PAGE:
Army's three previous victories over Navy were decided by a swing of a kicker's leg -- the clutch ones made by the Cadets and the easy ones flubbed by the Midshipmen.But yesterday at Veterans Stadium, the difference was a strategic error by first-year Navy coach Charlie Weatherbie, who opted for a touchdown try from the Army 1-yard line rather than allow kicker Tom Vanderhorst to try a chip-shot field goal, which would have put Navy ahead by nine points.
Capitalizing on Navy's losing gamble, Army staged a classic 99-yard march in the closing minutes to score with 1:03 left and stun the Midshipmen, 14-13, before a sellout crowd of 68,853 in the traditional season finale.
"Instead of going for the win, we went for the jugular," said Weatherbie, looking red-eyed and emotionally drained. "I'll kick myself from now to next season for not going for the field goal and making them score twice.
"I apologize to Navy fans and my team. Subconsciously, I didn't want it to come down to a kick. But it was a tactical error.
"And it hurts me even more because we would have had a winning season and the seniors, who played so hard, would have had their first victory over Army."
Navy, which finished the year 5-6, has lost the past four meetings with Army by a total of six points, and this one might have been the most painful.
The Cadets' comeback may not be enough to save the job of Army coach Bob Sutton, who went 5-5-1 in the last year of his five-year contract. At the same time, it put a tremendous burden of proof on Weatherbie in future seasons.
In essence, the game came down to Weatherbie's decision to leave plebe Vanderhorst on the sidelines, rather than attempt an 18-yard field goal with Navy leading 13-7 and 8:24 remaining.
Vanderhorst, who won the kicking job this week after spending all season at junior varsity, earlier had kicked field goals from 39 and 22 yards. By adding another three points, Navy would have forced Army to score twice to win.
But after calling a timeout to discuss strategy, Weatherbie went for the touchdown. From the coaches' box, offensive coordinator Paul Johnson instructed sophomore quarterback Chris McCoy to call "328-A-Pop," a simple, quick pass to the slotback.
Cory Schemm broke free in the end zone, but McCoy's pass was under-thrown and bounced short of Schemm's diving attempt.
Led by junior quarterback Ronnie McAda, the Cadets then began a dramatic 19-play, 99-yard march sure to become legendary in West Point sports history.
McAda made several clutch third-down plays to keep the drive alive. Close to being sacked on a third-and-seven play from the Army 44, he threw a screen pass to fullback Demetrius Perry for a 9-yard gain.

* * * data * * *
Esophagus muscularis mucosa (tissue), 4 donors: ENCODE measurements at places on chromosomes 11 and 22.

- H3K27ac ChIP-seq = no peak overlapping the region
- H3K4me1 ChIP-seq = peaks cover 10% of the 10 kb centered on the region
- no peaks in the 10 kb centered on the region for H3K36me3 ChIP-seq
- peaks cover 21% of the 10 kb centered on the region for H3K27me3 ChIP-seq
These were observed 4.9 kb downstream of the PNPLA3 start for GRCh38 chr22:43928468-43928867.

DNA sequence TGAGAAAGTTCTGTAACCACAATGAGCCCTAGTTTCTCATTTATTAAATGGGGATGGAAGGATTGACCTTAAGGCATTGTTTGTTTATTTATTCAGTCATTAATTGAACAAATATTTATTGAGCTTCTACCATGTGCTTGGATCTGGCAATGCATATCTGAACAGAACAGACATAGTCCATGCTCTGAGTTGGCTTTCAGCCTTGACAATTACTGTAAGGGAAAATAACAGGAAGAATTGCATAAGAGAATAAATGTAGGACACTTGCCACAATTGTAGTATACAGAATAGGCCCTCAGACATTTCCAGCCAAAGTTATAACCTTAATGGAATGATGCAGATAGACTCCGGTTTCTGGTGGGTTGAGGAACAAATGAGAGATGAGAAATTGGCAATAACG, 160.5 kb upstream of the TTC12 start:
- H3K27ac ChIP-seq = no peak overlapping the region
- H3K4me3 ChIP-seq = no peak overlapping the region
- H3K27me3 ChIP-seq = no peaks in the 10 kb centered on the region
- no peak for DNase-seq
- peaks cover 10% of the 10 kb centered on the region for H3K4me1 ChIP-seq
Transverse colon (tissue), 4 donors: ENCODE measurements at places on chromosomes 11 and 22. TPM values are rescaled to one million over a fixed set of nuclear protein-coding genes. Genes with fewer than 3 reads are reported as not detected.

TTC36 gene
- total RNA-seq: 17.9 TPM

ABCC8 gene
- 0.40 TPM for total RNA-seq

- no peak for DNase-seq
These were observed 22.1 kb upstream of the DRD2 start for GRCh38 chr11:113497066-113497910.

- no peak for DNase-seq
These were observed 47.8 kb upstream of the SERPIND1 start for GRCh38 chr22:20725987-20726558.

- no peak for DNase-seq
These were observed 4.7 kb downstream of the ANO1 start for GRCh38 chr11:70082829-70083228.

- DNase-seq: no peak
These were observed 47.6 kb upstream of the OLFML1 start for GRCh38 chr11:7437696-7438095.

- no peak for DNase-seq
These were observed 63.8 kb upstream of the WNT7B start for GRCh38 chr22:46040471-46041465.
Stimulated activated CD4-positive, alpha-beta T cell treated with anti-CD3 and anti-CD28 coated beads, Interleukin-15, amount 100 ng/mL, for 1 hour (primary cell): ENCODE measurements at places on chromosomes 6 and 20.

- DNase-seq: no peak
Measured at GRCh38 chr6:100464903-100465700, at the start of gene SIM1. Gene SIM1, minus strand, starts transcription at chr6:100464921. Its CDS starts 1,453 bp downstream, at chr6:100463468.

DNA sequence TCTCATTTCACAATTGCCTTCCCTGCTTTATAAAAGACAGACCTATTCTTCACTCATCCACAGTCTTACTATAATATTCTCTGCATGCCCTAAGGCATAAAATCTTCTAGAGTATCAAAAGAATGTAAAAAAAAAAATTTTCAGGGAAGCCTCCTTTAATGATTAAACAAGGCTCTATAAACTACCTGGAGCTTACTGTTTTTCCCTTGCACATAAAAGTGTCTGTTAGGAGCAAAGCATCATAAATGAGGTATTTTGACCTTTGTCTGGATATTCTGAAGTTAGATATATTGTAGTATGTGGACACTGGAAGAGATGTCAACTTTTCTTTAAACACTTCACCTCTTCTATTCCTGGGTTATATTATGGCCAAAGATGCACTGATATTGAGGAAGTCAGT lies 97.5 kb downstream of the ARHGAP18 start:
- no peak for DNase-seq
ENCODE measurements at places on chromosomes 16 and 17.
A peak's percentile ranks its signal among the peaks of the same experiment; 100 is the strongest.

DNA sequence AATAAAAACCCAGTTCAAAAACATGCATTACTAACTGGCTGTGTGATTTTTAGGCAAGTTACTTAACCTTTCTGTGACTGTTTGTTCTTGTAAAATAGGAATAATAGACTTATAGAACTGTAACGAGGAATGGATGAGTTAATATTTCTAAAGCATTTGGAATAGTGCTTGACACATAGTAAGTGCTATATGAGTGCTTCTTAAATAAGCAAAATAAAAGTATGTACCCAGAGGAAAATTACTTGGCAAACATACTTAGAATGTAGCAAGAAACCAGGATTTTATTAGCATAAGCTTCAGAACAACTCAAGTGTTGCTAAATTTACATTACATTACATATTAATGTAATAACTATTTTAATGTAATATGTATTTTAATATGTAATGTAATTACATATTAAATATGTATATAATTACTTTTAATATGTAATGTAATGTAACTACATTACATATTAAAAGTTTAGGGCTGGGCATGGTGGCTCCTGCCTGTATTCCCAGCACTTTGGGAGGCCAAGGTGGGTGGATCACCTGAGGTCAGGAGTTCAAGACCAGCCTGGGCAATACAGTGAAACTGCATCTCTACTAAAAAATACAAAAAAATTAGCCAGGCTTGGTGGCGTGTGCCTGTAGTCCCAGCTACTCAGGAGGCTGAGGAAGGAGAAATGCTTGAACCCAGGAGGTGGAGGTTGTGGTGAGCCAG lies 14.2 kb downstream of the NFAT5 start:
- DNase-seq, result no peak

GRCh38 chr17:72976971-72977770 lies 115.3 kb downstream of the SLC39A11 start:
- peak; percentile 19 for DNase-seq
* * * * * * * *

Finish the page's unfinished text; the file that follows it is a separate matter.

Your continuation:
But the critical play came after linebacker Fernando Harris and safety Andy Thompson dropped a scrambling McAda for a 12-yard loss on the Navy 29.
Faced with fourth-and-24, McAda eluded a pass rush and found split end John Graves open on the left sideline. Graves, who had outmaneuvered safety Kevin Lewis, was knocked out at the 1-yard line.
"When I went into the huddle, I told our captain, [guard] Joel Davis, 'This is our last chance, so let's make it, and win our fourth in a row over Navy,' " McAda said. "I didn't think they could cover Graves with a strong safety. He ran a great route to get open."
Two plays later, fullback John Conroy, who watched the game from the stands last year, crashed off tackle for the tying touchdown.
The drive lasted 7 minutes, 20 seconds. J. Parker kicked the deciding extra point, and the Corps of Cadets roared in approval.
After the kickoff, the Midshipmen had 63 seconds remaining to move into field-goal range, but no timeouts.
Their first play from their 30 was a run up the middle by Tim Cannada after quarterback Ben Fay was forced to call an audible.
A 26-yard completion to Astor Heaven and a 7-yard run by Fay advanced the ball to the Army 37. But Fay's last-second pass into the end zone was intercepted by defensive back Donald Augustus.
"I imagine our drive will go down as one of the greatest in Army history," said Sutton, "But as important as that drive was, our defense stopped them from scoring. It seemed like they were going for a field goal for sure, but we still had to stop them from a yard out."
The electrifying closing minutes made it easy to forget what had occurred previously. Navy jumped to a 7-0 lead in the opening minutes after senior defensive end Andy Person recovered McAda's fumble on the Army 22.
On second down, Fay threw a 22-yard bullet to wide receiver LeBron Butts, who was wide-open in the end zone. Vanderhorst then converted his first varsity extra-point attempt.
Army tied it in the second quarter, thanks to a tipped 15-yard pass to Graves that gave the Cadets a first down on the Navy 6. On third down, Conroy made a 1-yard dive for the first of his two touchdowns.
Just before the first half ended, Navy missed a chance to regain the lead when senior wide receiver Matt Scornavacchi dropped a 32-yard pass from Fay in the end zone.
Perhaps Person, playing before relatives and friends in his hometown of Philadelphia, best summed up Navy's despair.
"They all hurt," he said of his four defeats against Army, "but this was the most frustrating. This is my senior year. My last chance. But life goes on."